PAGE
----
Earlier this month, a district court for the Eastern District of Michigan dismissed on its own initiative a Fair Credit Reporting Act (FCRA) claim brought by a consumer alleging inaccurate reporting of her charged-off vehicle loan. The court’s opinion in Shelton v. Americredit Financial Services, Inc. provides a nuts-and-bolts analysis of what does not constitute inaccurate credit reporting for purposes of the FCRA.

The pro se plaintiff in Shelton alleged that her lender violated the FCRA by erroneously reporting her auto loan as charged-off, i.e., written off as a loss and closed. In conjunction with the filing of her complaint, the plaintiff successfully moved the court to allow her to proceed without prepayment of fees or costs under the federal in forma pauperis statute, 28 U.S.C. § 1915. In granting the motion, however, the court undertook its additional responsibility required under the statute — screening the complaint to ensure that it stated a claim upon which relief may be granted. Despite the liberal construction typically afforded to pleadings filed by pro se litigants, the court dismissed the plaintiff’s complaint sua sponte for failure to state a claim.

As summarized by the court, § 1681s-2(b) imposes a duty on furnishers to ensure that their reporting of consumer credit information to credit reporting agencies is accurate. Additionally, upon notice of a consumer’s dispute concerning the accuracy of information reported, a furnisher must investigate the dispute and, if appropriate, correct the inaccuracy. Thus, a threshold showing of inaccuracy is an essential element in pleading a § 1681s-2(b) claim. According to the court, this is where the plaintiff’s complaint came up short.

In its analysis, the court noted initially the complaint’s admission that the plaintiff had failed to make payments on her loan since 2021, which resulted in the vehicle being repossessed and sold at auction. Despite this, the plaintiff lodged several objections to the defendant’s investigation, which found that the auto loan was at all times reported accurately.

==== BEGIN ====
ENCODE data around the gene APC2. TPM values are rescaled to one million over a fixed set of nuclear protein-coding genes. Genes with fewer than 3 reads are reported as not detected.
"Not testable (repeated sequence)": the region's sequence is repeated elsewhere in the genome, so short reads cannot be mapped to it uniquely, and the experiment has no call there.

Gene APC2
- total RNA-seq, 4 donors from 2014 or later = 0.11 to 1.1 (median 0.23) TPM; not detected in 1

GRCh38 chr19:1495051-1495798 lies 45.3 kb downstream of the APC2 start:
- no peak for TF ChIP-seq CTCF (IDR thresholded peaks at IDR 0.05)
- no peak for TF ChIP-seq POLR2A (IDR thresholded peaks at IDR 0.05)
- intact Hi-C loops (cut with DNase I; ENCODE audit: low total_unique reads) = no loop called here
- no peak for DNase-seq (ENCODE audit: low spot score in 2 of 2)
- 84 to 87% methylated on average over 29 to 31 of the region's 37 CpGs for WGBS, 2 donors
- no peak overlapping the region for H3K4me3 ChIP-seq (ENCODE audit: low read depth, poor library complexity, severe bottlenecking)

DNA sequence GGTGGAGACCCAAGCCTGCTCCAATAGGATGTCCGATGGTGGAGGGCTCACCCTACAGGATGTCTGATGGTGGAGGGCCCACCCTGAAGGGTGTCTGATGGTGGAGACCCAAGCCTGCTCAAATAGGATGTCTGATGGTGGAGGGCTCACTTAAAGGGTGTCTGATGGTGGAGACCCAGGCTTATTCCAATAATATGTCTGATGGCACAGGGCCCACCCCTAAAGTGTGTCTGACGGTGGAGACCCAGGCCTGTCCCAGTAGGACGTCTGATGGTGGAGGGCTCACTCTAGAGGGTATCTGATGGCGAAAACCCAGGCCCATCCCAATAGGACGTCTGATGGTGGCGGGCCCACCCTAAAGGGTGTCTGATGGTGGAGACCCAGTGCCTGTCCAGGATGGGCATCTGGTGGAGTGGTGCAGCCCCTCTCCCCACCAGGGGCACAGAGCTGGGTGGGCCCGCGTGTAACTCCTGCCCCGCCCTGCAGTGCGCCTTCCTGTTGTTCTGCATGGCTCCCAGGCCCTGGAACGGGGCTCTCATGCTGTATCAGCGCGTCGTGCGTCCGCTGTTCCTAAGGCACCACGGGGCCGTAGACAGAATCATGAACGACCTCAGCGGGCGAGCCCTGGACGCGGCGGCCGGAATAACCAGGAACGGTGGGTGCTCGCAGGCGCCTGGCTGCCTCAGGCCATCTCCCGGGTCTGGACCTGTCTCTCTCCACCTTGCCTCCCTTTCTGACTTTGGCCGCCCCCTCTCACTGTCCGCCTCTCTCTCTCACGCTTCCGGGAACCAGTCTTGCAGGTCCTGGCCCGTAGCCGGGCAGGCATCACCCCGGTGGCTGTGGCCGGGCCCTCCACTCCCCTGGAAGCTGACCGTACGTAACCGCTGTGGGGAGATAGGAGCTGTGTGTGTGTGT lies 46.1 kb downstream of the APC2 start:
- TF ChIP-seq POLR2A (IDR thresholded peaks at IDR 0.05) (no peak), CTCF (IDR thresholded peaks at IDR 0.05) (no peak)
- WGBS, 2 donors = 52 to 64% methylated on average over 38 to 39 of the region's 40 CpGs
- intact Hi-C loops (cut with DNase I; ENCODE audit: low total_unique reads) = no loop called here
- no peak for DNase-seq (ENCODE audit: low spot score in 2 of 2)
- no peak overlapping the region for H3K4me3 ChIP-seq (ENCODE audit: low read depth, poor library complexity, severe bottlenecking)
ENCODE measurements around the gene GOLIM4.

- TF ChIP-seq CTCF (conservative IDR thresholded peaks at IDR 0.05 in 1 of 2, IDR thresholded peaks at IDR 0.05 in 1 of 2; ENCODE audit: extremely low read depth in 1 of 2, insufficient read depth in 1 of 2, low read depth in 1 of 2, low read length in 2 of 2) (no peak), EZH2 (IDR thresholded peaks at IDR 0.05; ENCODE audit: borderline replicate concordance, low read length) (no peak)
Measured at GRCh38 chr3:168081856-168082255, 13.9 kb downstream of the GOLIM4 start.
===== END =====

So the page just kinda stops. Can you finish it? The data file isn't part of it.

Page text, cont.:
First, the plaintiff disputed the defendant’s reporting of the account’s payment history — alleging that it failed to reflect a “payment” of $5,000 defendant received at auction of the vehicle. Assuming Article 9 of Michigan’s Uniform Commercial Code (UCC) governing secured transactions applied to the plaintiff’s auto loan, the court reasoned that the defendant, as a secured creditor, was legally entitled to the auction proceeds following the plaintiff’s default. Application of the auction proceeds in partial satisfaction of the loan was, therefore, no payment at all and the defendant was not required to report it as such. Hence, no inaccuracy.

Second, the plaintiff took issue with the defendant’s reporting of the loan as charged off over a seven to eight month period, which she alleged “ma[de] it confusing as to when the account was charged off.” However, because the FCRA allows a charged off account to be reported for seven years, the court found the month-to-month reporting of the charge off permissible. Though the plaintiff may have been confused, the defendant’s reporting of the loan from origination to charge-off provided a clear picture to would-be creditors. Again, no inaccuracy.

Finally, the plaintiff alleged that the defendant’s reporting of the loan payment history was inaccurate, as it reported the loan as “OK” in October 2021 despite her not remitting any payment that month. “True,” noted the court, but a “30” was entered for the loan’s payment status the following month, indicating payment on the loan was 30 days late. Thus, no inaccuracy.

In sum, because the plaintiff failed to plausibly plead any inaccuracies in connection with the defendant’s reporting, her FCRA claim failed. The court dismissed the complaint but gave the plaintiff leave to amend to the extent she believed her loan was not governed by Article 9 of Michigan’s UCC.

Our Take:

The Shelton court’s opinion provides a good example of how state law — in this case, the UCC — may inform an accuracy determination for purposes of the FCRA. The opinion also offers helpful reminders on the mechanics of credit reporting, the ignorance of which can result in unfounded FCRA claims.